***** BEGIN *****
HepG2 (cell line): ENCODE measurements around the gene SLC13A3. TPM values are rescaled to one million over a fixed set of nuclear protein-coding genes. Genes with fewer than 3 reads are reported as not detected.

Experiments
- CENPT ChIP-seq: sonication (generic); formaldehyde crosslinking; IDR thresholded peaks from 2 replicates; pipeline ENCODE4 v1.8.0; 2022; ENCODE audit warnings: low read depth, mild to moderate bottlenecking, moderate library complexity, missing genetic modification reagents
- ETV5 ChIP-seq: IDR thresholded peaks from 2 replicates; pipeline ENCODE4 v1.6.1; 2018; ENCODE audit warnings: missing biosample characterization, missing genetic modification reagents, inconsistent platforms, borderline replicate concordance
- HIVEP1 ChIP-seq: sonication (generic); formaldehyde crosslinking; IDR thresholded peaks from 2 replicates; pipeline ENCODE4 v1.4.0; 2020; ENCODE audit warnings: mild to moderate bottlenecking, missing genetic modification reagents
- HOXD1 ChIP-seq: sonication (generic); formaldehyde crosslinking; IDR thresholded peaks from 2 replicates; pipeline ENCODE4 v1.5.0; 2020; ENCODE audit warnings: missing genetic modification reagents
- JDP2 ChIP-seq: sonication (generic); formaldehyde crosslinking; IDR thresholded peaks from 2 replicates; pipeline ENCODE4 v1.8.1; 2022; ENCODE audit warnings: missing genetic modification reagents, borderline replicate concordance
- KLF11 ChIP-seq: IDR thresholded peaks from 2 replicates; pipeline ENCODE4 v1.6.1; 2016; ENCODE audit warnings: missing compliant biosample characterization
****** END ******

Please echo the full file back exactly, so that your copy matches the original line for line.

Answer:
HepG2 (cell line): ENCODE measurements around the gene SLC13A3. TPM values are rescaled to one million over a fixed set of nuclear protein-coding genes. Genes with fewer than 3 reads are reported as not detected.

Experiments
- CENPT ChIP-seq: sonication (generic); formaldehyde crosslinking; IDR thresholded peaks from 2 replicates; pipeline ENCODE4 v1.8.0; 2022; ENCODE audit warnings: low read depth, mild to moderate bottlenecking, moderate library complexity, missing genetic modification reagents
- ETV5 ChIP-seq: IDR thresholded peaks from 2 replicates; pipeline ENCODE4 v1.6.1; 2018; ENCODE audit warnings: missing biosample characterization, missing genetic modification reagents, inconsistent platforms, borderline replicate concordance
- HIVEP1 ChIP-seq: sonication (generic); formaldehyde crosslinking; IDR thresholded peaks from 2 replicates; pipeline ENCODE4 v1.4.0; 2020; ENCODE audit warnings: mild to moderate bottlenecking, missing genetic modification reagents
- HOXD1 ChIP-seq: sonication (generic); formaldehyde crosslinking; IDR thresholded peaks from 2 replicates; pipeline ENCODE4 v1.5.0; 2020; ENCODE audit warnings: missing genetic modification reagents
- JDP2 ChIP-seq: sonication (generic); formaldehyde crosslinking; IDR thresholded peaks from 2 replicates; pipeline ENCODE4 v1.8.1; 2022; ENCODE audit warnings: missing genetic modification reagents, borderline replicate concordance
- KLF11 ChIP-seq: IDR thresholded peaks from 2 replicates; pipeline ENCODE4 v1.6.1; 2016; ENCODE audit warnings: missing compliant biosample characterization